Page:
Holy Affections and Religious Entanglements in Early Modern Europe: Contacts, Polemics, and Representations
CERES Palais, room "Ruhrpott" (4.13)
Exploring the role of emotion in religious and intellectual life, Peter Goldie has argued that not all emotional feelings are bodily feelings, and that feelings may also concern things in the world that reach beyond the body; such feelings, "bound up with thought", are what he has called feelings towards. "Many of these emotions – such as delight, wonder, awe, courage, doubt, tenacity, and hope – will be common between the intellectual and the religious sphere; others – reverence and contrition perhaps – will be particular to religious experience" (Goldie 2011. "Intellectual Emotions and Religious Emotions." Faith and Philosophy 28.1: 93-101).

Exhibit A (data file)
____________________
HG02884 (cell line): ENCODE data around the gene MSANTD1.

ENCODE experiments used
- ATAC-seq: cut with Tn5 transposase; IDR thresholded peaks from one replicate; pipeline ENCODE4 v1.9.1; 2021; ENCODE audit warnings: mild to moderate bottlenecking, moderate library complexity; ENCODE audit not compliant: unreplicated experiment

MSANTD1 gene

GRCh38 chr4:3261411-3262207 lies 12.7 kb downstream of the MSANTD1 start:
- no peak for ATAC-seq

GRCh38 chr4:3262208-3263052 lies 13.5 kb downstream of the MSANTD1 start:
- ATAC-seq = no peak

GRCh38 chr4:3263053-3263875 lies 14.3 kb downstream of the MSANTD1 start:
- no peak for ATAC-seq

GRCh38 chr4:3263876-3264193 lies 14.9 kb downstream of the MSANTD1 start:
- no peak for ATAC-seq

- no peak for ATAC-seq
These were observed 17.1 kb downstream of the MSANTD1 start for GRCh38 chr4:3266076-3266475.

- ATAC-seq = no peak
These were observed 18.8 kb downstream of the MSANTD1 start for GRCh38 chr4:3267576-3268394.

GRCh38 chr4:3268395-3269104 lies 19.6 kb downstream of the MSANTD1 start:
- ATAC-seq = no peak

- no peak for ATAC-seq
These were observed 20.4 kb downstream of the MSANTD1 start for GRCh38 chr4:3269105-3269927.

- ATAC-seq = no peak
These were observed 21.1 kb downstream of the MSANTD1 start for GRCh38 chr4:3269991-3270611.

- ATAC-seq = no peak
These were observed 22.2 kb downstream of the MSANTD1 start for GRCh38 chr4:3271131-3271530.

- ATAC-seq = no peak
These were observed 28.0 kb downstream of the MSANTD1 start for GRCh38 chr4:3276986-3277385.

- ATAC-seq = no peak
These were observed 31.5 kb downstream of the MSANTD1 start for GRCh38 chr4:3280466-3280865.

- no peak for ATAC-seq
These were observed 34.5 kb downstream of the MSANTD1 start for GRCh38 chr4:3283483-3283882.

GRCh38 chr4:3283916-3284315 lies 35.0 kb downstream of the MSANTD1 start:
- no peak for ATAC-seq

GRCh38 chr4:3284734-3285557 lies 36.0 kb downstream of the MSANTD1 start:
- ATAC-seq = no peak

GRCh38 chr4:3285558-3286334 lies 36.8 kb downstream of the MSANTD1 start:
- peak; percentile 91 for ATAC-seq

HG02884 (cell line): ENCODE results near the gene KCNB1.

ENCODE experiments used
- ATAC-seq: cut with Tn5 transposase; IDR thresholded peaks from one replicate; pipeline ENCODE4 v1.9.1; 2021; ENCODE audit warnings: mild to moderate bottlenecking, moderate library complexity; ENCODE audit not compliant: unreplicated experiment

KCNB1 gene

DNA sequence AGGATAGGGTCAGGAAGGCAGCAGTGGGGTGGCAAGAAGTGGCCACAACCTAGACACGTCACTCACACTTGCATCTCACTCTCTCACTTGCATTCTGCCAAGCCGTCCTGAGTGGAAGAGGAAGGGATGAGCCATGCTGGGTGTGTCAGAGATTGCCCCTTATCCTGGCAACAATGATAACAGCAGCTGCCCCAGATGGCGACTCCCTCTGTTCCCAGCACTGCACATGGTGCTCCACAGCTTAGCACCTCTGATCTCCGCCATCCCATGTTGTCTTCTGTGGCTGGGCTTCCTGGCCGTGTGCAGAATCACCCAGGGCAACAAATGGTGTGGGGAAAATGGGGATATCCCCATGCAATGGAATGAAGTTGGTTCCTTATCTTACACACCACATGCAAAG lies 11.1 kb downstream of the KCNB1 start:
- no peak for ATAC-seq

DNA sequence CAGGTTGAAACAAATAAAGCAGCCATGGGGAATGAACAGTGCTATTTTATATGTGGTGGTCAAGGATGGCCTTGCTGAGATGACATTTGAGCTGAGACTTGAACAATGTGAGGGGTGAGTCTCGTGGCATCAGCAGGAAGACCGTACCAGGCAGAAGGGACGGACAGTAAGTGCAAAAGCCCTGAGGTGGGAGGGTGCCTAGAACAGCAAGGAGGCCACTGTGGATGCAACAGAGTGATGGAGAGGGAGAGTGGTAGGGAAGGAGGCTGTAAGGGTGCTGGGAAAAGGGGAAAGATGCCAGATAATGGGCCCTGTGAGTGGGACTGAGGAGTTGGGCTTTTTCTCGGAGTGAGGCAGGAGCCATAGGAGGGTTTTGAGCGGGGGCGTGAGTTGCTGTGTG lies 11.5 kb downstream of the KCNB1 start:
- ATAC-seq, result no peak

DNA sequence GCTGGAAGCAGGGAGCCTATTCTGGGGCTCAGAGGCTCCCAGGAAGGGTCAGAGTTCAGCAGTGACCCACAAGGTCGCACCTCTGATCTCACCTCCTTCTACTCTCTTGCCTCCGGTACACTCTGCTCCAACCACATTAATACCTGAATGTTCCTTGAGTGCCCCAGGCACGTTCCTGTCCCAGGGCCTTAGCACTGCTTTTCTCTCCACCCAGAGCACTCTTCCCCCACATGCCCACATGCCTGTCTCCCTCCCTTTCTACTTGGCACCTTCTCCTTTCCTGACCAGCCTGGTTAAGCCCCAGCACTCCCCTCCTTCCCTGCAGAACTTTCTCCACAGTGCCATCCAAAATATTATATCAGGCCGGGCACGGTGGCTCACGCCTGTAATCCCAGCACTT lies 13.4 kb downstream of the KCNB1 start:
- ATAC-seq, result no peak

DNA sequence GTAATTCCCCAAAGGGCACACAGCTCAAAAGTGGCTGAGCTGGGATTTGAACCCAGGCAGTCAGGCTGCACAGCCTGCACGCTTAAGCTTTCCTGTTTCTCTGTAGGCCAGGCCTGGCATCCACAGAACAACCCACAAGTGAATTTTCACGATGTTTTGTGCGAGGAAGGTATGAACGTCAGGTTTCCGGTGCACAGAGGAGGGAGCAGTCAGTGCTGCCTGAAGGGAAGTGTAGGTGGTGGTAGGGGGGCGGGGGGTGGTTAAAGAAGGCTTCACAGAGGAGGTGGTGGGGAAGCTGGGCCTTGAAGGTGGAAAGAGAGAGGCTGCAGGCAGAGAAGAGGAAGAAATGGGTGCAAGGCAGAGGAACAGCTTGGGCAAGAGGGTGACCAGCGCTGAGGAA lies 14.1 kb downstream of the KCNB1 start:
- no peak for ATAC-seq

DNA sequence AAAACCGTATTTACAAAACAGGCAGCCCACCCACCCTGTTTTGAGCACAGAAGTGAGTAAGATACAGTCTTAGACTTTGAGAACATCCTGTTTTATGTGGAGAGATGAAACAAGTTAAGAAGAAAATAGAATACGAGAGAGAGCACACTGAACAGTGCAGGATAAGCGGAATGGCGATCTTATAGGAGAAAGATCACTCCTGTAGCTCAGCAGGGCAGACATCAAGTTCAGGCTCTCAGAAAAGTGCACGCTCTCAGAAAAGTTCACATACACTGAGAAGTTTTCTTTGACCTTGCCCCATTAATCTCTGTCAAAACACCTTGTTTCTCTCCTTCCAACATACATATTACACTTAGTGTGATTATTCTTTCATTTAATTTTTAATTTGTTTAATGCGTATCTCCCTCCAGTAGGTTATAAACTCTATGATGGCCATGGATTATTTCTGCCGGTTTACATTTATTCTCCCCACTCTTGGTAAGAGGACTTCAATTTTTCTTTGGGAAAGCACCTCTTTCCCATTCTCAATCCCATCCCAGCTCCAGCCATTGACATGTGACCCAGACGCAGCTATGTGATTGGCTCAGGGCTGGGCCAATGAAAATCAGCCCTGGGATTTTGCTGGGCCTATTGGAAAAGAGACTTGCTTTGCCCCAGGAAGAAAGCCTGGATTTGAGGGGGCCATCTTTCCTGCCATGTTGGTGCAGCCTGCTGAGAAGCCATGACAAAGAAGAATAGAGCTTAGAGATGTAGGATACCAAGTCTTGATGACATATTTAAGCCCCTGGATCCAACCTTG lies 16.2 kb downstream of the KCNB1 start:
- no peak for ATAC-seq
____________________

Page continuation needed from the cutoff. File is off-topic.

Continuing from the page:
Early modern religious writers considered "holy affections" to be morally superior to all other emotions. Appealing to the emotions became pervasive across confessional lines in the conversion and proselytizing strategies employed by theologians, preachers and missionaries in the early modern age. There are significant differences, however, in the emotions that the Catholic, Lutheran and Calvinist clergy tried to instil in their flocks. From around the mid-eighteenth century, as Enlightenment ideas permeated elites across Europe, the established churches went on the defensive – intellectually, culturally, politically, emotionally. This symposium explores the role of individual and collective emotions in the religious life and sensibility of seventeenth- and eighteenth-century Europe, as expressed in devotional practices, preaching styles, interpretations of catastrophic events or conversion processes. It particularly engages with questions of inclusion and exclusion strategies, anticlerical polemics and the perception and representation of heterodoxy and religious alterity.